After Lego refused to sell him Lego for an upcoming exhibition, Ai created an international network of collection points. Since 4 November drop-offs of Lego bricks have been accepted though the sunroof of a BMW car located in front of the Foam building at Keizersgracht 609, Amsterdam. It looked quite empty, but then again filling up a car with Lego probably takes a while.
“On October 23rd, Ai Weiwei posted on Instagram: “In September Lego refused Ai Weiwei Studio’s request for a bulk order of Legos to create artwork to be shown at the National Gallery of Victoria [Australia] as ‘they cannot approve the use of Legos for political works’.”
Filed under: Art,History by Orangemaster @ 12:59 pm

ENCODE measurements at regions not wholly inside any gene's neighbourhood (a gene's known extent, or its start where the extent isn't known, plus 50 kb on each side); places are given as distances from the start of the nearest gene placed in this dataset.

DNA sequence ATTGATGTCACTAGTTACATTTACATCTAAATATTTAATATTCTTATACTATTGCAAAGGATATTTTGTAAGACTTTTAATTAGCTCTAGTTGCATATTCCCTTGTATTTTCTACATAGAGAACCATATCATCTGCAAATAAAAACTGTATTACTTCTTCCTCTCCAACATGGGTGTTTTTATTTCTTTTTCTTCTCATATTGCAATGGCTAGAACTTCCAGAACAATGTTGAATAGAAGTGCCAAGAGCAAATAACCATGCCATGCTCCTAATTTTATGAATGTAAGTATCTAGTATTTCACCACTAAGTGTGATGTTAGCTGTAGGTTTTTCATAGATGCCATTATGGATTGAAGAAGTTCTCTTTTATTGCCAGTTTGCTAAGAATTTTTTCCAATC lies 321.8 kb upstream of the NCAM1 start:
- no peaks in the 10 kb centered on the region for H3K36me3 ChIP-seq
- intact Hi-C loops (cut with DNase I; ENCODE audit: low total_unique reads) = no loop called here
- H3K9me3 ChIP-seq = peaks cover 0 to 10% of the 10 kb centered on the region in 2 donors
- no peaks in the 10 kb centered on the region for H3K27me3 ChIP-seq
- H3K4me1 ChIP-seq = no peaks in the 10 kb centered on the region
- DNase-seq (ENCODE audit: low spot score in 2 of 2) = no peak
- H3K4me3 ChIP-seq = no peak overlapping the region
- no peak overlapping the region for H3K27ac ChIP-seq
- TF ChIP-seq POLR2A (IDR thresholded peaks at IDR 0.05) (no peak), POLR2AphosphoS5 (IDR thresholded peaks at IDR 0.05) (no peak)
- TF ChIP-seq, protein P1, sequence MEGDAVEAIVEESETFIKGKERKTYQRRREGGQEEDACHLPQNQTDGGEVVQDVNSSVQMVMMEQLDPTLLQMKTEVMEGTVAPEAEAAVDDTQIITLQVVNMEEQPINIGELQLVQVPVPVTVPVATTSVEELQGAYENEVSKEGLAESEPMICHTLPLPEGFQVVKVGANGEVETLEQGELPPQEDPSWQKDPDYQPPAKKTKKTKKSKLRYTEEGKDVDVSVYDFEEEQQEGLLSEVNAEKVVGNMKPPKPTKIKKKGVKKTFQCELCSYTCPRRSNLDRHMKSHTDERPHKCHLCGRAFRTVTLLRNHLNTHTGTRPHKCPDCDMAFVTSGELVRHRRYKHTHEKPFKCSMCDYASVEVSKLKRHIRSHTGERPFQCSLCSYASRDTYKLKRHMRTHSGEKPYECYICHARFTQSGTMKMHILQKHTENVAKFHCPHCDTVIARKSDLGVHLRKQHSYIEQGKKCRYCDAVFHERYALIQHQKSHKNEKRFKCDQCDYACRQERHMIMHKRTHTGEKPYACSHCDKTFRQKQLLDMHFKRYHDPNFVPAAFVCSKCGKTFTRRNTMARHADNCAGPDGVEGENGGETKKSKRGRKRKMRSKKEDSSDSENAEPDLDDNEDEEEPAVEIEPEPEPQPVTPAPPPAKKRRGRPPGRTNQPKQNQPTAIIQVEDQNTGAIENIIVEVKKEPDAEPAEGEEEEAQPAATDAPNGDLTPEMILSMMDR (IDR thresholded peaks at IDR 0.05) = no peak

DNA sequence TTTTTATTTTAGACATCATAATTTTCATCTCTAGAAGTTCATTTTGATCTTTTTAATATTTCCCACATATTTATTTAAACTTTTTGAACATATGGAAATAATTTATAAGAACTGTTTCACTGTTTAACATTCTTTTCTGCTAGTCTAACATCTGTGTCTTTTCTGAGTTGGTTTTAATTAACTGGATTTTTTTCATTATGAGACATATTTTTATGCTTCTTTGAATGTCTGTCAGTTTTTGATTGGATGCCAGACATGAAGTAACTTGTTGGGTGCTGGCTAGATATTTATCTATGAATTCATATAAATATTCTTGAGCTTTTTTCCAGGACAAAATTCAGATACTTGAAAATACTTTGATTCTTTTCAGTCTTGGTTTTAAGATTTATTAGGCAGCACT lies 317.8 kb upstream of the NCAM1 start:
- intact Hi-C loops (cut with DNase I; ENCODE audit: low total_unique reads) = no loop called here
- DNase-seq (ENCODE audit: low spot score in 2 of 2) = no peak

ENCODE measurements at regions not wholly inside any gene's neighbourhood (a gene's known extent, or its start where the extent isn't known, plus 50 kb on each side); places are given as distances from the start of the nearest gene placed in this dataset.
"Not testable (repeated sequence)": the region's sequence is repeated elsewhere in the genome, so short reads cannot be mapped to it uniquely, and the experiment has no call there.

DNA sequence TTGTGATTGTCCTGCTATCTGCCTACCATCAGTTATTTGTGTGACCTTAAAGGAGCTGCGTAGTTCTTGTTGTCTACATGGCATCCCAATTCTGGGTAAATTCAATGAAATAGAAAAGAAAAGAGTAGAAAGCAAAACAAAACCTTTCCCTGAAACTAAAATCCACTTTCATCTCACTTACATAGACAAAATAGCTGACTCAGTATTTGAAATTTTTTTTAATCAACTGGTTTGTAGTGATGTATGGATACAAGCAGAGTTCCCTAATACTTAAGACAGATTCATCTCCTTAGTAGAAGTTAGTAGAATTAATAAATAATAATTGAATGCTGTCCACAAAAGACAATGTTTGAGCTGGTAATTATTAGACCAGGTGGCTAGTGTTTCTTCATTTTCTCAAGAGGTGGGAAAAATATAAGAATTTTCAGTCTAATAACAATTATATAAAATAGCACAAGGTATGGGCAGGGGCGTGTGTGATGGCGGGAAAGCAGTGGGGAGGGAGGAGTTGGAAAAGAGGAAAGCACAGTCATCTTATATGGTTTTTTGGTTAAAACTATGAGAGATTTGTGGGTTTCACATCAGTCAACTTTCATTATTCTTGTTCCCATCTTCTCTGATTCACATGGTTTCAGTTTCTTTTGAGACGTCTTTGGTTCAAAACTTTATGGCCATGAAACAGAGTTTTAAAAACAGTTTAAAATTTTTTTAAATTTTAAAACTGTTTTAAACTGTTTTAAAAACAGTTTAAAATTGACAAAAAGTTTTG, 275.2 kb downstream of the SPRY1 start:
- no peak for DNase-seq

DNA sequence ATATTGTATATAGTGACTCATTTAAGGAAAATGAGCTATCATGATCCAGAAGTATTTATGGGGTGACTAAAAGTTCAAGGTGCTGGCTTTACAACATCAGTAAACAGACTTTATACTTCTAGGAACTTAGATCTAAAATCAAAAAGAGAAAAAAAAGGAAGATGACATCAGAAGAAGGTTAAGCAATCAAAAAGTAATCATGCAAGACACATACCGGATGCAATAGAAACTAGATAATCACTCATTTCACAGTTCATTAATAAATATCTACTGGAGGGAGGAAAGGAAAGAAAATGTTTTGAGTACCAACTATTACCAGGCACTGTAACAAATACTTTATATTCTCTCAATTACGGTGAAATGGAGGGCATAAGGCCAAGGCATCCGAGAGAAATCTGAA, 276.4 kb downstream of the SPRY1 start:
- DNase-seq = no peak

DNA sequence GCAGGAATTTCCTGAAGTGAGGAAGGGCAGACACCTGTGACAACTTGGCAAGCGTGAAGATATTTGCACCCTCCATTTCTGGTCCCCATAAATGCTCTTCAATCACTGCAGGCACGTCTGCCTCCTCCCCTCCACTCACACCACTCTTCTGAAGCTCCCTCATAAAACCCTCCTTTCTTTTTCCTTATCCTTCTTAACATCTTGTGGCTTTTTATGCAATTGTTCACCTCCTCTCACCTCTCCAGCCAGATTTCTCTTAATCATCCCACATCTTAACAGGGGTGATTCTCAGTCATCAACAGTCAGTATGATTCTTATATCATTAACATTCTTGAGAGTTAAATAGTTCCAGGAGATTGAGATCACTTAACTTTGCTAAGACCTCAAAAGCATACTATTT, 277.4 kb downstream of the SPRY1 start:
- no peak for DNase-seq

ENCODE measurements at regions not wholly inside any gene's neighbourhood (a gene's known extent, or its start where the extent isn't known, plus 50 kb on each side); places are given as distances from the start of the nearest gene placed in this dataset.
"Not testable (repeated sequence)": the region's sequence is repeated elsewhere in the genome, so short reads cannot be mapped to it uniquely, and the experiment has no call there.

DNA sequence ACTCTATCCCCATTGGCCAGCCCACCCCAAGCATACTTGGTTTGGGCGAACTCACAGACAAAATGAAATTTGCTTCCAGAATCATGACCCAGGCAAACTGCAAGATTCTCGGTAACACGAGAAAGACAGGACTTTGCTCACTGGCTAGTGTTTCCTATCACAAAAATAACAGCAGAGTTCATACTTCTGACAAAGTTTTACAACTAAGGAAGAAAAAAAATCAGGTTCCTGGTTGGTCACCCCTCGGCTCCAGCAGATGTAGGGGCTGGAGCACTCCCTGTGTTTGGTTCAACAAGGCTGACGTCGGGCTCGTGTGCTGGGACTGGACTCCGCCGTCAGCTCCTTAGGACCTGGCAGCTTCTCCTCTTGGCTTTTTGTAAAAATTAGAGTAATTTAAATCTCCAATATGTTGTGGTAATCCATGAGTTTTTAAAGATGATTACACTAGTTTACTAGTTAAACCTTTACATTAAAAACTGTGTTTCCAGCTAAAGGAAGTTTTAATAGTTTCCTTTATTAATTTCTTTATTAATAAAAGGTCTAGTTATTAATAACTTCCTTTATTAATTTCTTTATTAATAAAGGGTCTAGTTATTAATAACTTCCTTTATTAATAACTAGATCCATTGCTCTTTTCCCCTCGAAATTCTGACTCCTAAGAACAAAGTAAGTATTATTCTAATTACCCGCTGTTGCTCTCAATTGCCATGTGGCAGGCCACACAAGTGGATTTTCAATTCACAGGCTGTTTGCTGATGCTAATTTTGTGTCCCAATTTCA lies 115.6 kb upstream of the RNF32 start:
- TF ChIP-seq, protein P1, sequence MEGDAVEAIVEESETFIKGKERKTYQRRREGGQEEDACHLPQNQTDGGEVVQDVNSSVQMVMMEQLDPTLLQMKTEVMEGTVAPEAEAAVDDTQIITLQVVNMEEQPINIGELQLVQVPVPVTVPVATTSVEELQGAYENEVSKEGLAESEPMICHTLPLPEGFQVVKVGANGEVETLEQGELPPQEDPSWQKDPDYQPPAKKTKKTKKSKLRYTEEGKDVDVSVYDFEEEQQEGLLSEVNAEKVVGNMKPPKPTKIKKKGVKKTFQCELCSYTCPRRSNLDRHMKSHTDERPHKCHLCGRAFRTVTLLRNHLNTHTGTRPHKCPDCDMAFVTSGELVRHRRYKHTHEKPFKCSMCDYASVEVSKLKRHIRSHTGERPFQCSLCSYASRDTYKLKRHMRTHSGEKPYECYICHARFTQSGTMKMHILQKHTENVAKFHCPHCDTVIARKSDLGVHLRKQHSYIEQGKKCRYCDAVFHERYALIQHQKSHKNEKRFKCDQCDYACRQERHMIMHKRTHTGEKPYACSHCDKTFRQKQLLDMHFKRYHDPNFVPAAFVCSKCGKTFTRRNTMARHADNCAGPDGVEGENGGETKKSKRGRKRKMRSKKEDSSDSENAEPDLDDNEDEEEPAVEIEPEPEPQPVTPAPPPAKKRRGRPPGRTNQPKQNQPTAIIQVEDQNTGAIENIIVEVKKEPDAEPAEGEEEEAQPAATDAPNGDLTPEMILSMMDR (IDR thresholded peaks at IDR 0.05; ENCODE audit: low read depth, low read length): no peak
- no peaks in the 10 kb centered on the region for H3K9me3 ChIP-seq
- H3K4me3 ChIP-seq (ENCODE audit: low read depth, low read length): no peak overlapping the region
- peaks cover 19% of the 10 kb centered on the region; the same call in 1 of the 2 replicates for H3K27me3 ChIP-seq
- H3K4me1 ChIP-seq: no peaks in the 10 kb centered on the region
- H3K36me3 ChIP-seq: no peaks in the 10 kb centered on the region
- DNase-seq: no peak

The Rijksmuseum in Amsterdam has kicked off a project to remove hurtful ethnic designations in the descriptions of hundreds of thousands of objects and replace them with neutral terms. Why now? Because with the digitisation of the collection, more and more people aren’t too fond of the Rijksmuseum’s “traditional Eurocentric view” of the world, as the museum calls it. The Rijksmuseum also says that their staff is very positive about the changes, which has not led to any discussions, contrary to what often plays out in the Dutch media.
A Dutch word like ‘neger’, which ranges in meaning depending on context (‘negro’, ‘nigger’, ‘black man’, etc.), can be seen in thousands of artwork descriptions as ‘bosneger’, which isn’t too far from ‘jungle bunny’, but literally means ‘jungle/forest negro’. For example, a ‘black negro girl’ (why the tautology?) on a early 20th century photograph by Hendrik Doyer is now called ‘Surinamese girl’. The goal is to remove the emphasis on colour as the defining factor and it sounds good so far. Next to disappear will be all the slurs for tribes from around the world.